It’s exciting to see Shyamalan on such confident footing once more, all these years later.
I suppose to some degree Miranda July's characters are autobiographical. Not literally: A woman like the heroine of "The Future" could never have written and directed "The Future." Perhaps they're autobiographical more in the Woody Allen mode: characters created as avatars of fanciful whimsy. Christine, July's character in "Me and You and Everyone We Know" (2005), was a 30-ish woman with life still ahead of her. Sophie, her character in "The Future," is a 30-ish woman with life behind her — or, at very best, on hold.
Both women draw men into their vortex. These men tend to be male versions of herself — nice, sensitive, feckless, uncertain, tentative. In "The Future," Sophie and Jason (Hamish Linklater) have been together about four years. They live in a sort of indefinitely attenuated present tense. They occupy a small apartment furnished by the accumulation of playful and ironic possessions. They have low-maintenance jobs adequate to support their undemanding lifestyle. He works on a help line for a tech company. She teaches dance to children, and when she dances, her style seems to have been learned from her students.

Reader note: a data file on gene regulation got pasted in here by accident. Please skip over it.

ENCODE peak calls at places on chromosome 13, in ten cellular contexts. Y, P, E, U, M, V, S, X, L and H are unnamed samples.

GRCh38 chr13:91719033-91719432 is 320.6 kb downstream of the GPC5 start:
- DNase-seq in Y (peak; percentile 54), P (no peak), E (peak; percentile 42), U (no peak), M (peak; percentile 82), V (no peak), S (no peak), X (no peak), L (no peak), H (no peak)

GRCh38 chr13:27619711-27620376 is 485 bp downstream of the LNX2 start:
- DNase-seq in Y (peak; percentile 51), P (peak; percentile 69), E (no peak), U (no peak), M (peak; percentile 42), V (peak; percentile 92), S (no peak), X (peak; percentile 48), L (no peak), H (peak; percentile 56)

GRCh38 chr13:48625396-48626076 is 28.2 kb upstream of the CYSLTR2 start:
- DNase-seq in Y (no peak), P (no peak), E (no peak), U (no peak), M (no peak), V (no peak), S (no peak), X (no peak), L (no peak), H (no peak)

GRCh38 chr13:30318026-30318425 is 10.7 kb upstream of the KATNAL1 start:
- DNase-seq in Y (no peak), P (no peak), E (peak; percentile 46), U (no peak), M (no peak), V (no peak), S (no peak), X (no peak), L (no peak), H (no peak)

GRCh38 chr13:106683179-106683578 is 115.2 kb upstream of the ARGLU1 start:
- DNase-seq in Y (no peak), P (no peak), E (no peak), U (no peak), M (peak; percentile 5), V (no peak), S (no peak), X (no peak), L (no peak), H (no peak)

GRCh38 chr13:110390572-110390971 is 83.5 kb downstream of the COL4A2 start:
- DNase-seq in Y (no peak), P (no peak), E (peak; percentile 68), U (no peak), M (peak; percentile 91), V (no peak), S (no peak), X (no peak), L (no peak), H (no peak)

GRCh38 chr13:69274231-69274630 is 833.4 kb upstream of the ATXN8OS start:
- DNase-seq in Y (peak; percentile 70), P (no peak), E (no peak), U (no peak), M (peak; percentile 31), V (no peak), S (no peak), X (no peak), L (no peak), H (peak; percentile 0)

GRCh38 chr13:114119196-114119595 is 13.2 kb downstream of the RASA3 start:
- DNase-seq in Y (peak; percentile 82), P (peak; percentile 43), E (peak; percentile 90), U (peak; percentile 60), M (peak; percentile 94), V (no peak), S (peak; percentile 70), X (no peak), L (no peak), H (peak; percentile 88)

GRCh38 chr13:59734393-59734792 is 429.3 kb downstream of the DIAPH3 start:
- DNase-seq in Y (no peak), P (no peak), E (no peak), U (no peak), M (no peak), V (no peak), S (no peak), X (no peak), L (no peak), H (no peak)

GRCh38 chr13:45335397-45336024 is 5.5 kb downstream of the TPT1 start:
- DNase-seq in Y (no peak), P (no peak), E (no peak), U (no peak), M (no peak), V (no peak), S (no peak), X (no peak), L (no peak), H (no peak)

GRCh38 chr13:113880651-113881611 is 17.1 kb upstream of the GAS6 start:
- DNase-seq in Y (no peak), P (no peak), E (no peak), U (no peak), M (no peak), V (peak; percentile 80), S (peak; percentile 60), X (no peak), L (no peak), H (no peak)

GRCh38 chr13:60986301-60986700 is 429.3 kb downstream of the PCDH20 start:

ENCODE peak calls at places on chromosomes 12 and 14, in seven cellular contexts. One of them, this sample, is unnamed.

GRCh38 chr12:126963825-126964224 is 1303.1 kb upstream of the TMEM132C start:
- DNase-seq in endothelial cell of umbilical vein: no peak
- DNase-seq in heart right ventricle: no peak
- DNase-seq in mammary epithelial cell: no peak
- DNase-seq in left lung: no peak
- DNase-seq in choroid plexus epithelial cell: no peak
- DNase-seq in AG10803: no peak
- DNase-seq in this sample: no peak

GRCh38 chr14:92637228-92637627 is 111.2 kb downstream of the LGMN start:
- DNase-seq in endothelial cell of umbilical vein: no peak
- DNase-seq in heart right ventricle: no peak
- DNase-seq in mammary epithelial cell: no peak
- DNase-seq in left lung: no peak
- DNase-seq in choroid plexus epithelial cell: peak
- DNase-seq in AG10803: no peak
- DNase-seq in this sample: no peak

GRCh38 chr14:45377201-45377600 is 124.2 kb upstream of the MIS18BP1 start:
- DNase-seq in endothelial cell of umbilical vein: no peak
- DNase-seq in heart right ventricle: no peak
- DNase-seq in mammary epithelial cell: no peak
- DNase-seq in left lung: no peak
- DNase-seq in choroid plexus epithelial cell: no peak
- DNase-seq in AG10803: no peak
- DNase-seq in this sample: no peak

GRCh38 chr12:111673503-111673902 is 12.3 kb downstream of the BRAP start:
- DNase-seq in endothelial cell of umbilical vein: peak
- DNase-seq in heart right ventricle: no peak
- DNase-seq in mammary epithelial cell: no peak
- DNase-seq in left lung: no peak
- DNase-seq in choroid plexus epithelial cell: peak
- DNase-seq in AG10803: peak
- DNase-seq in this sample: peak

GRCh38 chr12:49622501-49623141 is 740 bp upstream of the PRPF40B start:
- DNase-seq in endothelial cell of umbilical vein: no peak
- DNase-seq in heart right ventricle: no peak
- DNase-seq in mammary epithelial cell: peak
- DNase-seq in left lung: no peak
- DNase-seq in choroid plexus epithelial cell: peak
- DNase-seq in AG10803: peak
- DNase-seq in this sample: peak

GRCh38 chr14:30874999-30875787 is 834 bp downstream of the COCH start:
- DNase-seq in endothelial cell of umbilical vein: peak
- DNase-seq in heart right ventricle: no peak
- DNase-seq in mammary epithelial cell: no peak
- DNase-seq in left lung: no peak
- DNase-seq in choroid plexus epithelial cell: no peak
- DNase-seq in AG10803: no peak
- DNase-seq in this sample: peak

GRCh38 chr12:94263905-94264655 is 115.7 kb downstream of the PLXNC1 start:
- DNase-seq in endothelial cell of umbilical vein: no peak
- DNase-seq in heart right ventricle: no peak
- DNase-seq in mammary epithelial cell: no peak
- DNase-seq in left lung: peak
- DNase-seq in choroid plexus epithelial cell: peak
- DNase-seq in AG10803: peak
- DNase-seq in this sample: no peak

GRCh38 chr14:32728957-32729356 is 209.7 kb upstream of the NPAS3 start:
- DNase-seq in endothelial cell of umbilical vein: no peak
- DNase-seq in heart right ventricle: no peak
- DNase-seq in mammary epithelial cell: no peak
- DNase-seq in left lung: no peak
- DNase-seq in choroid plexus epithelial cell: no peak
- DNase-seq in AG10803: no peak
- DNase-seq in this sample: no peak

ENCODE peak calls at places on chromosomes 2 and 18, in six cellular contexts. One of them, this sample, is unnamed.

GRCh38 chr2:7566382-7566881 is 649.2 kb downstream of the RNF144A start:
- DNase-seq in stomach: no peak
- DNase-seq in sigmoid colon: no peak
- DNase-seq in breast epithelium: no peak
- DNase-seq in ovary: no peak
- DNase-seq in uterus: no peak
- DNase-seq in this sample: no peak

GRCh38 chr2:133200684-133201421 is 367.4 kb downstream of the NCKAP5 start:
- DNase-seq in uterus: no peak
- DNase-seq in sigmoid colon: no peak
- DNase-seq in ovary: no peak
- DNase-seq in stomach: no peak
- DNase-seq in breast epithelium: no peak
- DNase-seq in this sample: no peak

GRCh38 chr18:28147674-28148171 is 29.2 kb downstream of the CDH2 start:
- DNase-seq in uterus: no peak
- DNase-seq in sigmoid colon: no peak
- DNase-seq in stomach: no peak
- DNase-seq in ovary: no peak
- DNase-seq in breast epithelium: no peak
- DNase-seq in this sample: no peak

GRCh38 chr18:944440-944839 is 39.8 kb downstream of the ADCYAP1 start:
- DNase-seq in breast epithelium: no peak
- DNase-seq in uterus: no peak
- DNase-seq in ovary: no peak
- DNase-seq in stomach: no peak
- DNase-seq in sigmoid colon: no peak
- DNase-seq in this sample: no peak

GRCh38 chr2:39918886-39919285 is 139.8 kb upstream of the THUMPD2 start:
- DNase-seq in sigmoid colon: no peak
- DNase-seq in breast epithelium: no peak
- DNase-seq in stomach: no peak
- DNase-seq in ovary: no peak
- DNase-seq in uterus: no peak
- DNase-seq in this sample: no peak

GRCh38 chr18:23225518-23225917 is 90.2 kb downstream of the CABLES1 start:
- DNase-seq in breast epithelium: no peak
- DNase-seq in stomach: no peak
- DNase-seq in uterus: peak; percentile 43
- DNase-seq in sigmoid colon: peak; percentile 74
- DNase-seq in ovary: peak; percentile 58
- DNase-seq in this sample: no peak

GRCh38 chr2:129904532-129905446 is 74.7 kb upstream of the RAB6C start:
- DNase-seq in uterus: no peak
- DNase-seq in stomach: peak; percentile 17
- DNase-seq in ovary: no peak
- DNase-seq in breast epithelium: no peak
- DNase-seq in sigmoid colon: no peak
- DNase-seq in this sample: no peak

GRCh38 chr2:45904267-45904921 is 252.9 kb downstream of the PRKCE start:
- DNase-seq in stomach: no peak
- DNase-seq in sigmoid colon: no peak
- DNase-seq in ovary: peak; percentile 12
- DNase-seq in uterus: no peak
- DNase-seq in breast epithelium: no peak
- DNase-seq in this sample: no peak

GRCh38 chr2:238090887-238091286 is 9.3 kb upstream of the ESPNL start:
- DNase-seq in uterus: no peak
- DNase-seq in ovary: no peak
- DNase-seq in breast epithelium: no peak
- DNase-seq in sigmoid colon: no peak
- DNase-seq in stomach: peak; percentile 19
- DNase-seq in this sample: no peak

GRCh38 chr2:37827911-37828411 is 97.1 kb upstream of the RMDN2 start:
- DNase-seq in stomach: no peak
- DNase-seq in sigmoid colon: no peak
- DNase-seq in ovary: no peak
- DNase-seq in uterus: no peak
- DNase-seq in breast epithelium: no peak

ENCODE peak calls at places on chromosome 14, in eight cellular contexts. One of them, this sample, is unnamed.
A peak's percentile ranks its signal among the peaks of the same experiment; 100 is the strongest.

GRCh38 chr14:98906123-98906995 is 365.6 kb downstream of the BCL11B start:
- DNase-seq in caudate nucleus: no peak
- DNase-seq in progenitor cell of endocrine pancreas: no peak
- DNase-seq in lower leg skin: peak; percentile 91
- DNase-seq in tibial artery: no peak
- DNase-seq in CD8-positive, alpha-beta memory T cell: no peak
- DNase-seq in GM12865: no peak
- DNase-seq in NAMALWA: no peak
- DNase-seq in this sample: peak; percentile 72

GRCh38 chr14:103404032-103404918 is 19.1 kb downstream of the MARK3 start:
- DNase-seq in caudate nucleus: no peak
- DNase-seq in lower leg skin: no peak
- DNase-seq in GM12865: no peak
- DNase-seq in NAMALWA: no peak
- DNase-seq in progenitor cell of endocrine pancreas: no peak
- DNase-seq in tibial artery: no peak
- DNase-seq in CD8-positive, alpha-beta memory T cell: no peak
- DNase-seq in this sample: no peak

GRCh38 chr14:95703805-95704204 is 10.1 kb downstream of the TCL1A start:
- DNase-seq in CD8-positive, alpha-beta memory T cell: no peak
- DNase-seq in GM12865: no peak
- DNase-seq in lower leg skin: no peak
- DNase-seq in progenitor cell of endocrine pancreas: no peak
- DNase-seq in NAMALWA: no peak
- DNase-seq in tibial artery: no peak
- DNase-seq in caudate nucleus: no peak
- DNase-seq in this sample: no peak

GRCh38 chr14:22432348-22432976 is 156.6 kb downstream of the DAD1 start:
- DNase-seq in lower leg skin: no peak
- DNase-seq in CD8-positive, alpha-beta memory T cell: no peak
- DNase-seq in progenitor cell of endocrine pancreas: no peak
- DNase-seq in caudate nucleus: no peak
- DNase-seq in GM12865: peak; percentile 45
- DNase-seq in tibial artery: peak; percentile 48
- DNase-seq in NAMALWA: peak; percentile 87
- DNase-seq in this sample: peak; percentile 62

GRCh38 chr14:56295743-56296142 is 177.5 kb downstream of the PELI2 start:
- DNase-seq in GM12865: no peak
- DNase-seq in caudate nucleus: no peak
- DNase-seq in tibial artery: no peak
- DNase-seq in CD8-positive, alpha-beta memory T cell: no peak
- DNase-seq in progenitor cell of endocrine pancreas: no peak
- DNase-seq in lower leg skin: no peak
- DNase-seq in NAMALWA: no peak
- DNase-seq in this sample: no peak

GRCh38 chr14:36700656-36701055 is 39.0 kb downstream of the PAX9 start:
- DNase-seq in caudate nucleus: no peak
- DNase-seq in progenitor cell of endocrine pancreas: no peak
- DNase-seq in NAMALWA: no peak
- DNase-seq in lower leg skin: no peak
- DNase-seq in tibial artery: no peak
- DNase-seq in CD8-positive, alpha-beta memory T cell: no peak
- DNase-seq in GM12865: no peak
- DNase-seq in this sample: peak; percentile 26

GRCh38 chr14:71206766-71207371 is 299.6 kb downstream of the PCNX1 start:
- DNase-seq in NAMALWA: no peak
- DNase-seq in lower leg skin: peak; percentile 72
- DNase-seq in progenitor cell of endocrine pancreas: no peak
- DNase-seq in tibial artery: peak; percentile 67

Children seem to be out of the picture. They are held together by habit, by familiarity with each other's peculiarities, by fond inertia. They're both easy to get along with. If she obsessively clings to a yellow "security T-shirt," perhaps an affection borrowed from the old Peanuts strip, Jason accepts it. There are a lot of obsessions that are harder to live with. My friend Severn Darden used to gnaw on table napkins.
Change comes. They decide to adopt a sick cat. Caring for this cat will be a full-time task. Its illness is almost a requirement; seeking something to commit to, they prefer a sick cat to a well one. The cat cannot come home with them for 30 days. In that month, they budge from their inertia; Jason gets a job selling trees, and Sophie starts an affair with Marshall (David Warshofsky), a man who has no greater purpose in the story than that she can have the affair. Jason becomes friends with an old guy named Joe (Joe Putterlik), whose purpose is to be an old guy Jason becomes friends with.